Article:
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China’s gay children

For many older Chinese, the idea of homosexuality is "a blur"

By Yuan Ren   July 2016

Beijing, China, 1st May 2016. Homosexuality is not taboo in ©Andy Wong/AP/Press Association Images

I’m never certain how sensitive the topic of sexual orientation is with new friends. In Beijing at least, among the media, arts and expat circles, there is little taboo attached to homosexuality. But the law lags behind liberal social attitudes. Last month, a gay Chinese couple brought their marriage case to court for the very first time in China. Their appeal for recognition of their marriage failed—China’s laws against same-sex unions remain fully enforced.

Matthew Meng, a 24-year-old Arts graduate who works in Beijing, says that he feels little pressure to keep his orientation under wraps in the capital. Over breakfast, we spoke about his relationships as well as his current boyfriend, who he says is the type of boy that his mother could accept. “He’s much more steady in character and career than my last boyfriend; in the future, if we both have stable careers, my mother might be inclined to give us her blessing.”

As we walked out, I asked if his extended family also knew he was gay. “What? Of course not”, Matthew replied, “none of my family knows I’m gay.” I was taken aback. It didn’t occur to me that the conversation we just had was under the pretext of “one day.”

Chen, a partner of a boutique fashion brand, thinks that most gay people in their twenties and thirties would not reveal their sexual orientation to parents. “In a big city like Beijing, the hardest thing that gay men face isn’t the law or social prejudice,” says Chen, a partner in a boutique fashion store in Beijing. “If there’s anything to protest against, it’s by far parental pressure. I definitely couldn’t ever tell my dad, because he simply won’t accept it.”

I was again struggling to equate in my mind how someone speaking so openly, and at ease with their sexuality could never reveal such an integral part of their identity to their loved ones.

“The thing is, for many of our parents’ generation, the concept of homosexuality itself is a blur,” says Chen. He isn’t exaggerating. I have relatives who question the existence of homosexuality: “How do they know they like someone of the same sex?” a family member once asked me.

And it’s not just my parent’s generation who are puzzled. Many straight men my age have similarly expressed their unease with homosexuality. “When do you think they realise that they like men?” one friend recently asked. “Well, I guess it’s the same as how everyone else finds out they like someone,” I replied, “maybe as a teenager.”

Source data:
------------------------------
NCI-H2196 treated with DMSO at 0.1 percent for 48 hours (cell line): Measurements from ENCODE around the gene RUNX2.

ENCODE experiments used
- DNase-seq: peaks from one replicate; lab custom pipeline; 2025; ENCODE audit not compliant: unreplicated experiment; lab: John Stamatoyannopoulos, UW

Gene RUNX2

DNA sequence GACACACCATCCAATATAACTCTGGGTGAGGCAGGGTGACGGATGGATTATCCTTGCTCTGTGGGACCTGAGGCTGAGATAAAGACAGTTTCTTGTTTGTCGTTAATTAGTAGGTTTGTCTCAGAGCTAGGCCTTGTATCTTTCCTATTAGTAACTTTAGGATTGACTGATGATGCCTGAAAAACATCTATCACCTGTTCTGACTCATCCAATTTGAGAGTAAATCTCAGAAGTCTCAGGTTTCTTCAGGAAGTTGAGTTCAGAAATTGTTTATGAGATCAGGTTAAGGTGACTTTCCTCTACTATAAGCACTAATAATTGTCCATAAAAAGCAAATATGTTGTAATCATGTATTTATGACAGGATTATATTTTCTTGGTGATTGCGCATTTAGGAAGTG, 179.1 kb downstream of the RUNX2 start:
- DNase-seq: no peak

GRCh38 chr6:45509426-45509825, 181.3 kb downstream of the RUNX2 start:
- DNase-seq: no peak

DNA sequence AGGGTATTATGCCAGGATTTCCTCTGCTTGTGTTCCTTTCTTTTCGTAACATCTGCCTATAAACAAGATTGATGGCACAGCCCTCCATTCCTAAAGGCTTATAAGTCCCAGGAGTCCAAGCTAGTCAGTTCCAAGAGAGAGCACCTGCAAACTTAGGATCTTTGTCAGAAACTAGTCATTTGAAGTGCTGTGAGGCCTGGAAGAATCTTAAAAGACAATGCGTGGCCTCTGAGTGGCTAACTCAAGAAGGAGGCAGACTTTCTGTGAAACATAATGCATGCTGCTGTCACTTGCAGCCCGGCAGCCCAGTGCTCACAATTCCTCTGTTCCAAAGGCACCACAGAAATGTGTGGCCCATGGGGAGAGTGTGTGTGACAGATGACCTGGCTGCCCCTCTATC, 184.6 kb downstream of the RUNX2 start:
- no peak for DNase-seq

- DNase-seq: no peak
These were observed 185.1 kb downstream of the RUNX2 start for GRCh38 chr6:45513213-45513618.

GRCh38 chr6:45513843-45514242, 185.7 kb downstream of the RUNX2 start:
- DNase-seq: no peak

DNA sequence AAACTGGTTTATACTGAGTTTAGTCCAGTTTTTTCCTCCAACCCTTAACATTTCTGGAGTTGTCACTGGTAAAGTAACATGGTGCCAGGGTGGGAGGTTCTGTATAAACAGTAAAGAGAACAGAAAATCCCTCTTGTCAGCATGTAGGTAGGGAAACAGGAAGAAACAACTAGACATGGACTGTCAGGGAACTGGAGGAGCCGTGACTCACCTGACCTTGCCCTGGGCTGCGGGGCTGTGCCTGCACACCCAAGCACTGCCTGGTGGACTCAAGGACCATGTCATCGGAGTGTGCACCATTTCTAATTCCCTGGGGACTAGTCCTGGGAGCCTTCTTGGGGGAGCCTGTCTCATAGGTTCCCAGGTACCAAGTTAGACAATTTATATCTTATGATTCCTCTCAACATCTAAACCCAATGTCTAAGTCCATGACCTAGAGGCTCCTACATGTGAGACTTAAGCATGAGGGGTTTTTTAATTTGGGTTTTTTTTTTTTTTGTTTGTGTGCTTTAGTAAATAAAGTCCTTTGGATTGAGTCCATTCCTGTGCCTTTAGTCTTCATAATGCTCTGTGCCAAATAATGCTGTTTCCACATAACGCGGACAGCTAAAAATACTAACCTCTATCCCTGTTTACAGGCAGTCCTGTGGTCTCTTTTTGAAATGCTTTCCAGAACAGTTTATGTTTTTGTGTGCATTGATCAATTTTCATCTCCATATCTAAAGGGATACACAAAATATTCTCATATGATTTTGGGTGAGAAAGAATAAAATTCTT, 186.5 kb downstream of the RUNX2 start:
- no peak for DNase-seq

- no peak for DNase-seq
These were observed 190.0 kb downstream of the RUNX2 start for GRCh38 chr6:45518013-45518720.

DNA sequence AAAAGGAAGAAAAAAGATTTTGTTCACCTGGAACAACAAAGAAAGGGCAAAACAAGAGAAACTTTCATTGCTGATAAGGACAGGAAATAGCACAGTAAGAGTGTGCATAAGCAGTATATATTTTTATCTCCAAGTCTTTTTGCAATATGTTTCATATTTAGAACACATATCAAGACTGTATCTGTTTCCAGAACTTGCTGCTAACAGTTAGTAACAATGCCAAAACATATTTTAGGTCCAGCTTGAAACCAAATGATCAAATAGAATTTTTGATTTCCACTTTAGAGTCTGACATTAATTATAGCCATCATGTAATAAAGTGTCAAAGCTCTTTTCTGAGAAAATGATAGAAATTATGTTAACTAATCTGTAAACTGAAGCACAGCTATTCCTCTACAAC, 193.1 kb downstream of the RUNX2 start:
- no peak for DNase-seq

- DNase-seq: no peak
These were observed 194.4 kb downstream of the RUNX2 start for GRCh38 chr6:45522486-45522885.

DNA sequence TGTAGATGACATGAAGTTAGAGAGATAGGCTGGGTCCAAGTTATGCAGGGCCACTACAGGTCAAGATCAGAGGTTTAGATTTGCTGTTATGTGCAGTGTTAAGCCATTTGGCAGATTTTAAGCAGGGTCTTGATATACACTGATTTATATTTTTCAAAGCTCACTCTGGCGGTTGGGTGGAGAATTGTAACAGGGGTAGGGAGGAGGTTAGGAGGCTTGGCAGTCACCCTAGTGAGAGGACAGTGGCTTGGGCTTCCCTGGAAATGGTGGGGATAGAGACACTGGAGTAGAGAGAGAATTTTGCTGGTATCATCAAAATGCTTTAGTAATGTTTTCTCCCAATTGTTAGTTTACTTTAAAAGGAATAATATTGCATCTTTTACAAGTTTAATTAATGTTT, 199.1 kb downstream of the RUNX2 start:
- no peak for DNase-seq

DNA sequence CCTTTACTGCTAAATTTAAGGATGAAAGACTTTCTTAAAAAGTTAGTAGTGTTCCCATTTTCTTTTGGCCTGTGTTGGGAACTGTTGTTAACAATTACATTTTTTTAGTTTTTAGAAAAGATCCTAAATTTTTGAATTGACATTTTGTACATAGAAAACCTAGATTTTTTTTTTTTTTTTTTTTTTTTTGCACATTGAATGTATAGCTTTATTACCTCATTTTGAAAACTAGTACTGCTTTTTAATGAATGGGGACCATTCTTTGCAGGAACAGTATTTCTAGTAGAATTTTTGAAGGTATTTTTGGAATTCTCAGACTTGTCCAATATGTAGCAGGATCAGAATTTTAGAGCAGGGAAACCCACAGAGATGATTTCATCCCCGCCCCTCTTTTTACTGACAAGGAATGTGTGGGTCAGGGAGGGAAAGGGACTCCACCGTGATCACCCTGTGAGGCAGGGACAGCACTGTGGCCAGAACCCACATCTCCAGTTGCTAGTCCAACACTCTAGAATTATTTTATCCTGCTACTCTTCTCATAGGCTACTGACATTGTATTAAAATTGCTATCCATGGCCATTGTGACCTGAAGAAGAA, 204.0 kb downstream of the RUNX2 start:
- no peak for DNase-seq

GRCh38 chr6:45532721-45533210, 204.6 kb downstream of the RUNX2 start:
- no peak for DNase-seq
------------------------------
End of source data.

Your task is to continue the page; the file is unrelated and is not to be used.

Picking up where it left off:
Chen says he will probably one day find a lesbian woman to get married to, to resolves the issue of managing his parents’ expectations. From there he hopes to continue living his life as he desires. “I could even get a fake marriage certificate off Taobao,” he says jokingly, referring to China’s equivalent of eBay.

Estimates have put the percentage of gay men in heterosexual marriages in China at around 80 per cent of the gay population, according to many experts, including sociologist and LGBT activist Li Yinhe. While the reality is transparent within some of these marriages, many men hide the fact they are gay from their spouse. This fact is also suggested anecdotally: many friends of mine say they know middle-aged men who are married and yet have revealed that they are gay; one of my female friends even thinks her own father is gay.

Antipathy towards gay offspring is fed by the traditional Chinese view that the greatest sin a child can commit is never producing offspring.

Cai Xu, a 28-year-old editor with a Chinese television channel, tells me that he has decided he will tell his parents he is gay. “They probably don’t even know what gay is,” says Cai who said that homosexuality is unknown in the village he’s from.

Living in the capital, Danny almost never feels social prejudice as a gay man. But when censors recently banned a same-sex drama Addicted from television it really struck a nerve. “It’s really important that these shows are made because it’s the only way parents like mine will ever be exposed to homosexuality, even if passively,” he says.

Cai’s mother, like countless women her age, has already expressed a keen desire “to hold a grandson,” as the saying goes. The realisation that this will never happen can be painful, if not unacceptable. “Maybe more networks of mothers of gay children, like the one in Shanghai, will make it possible for parents to come to terms with the reality,” says Cai. Traditional notions aren’t going away anytime soon: getting help from other families with gay children is perhaps how parents will get there for now.

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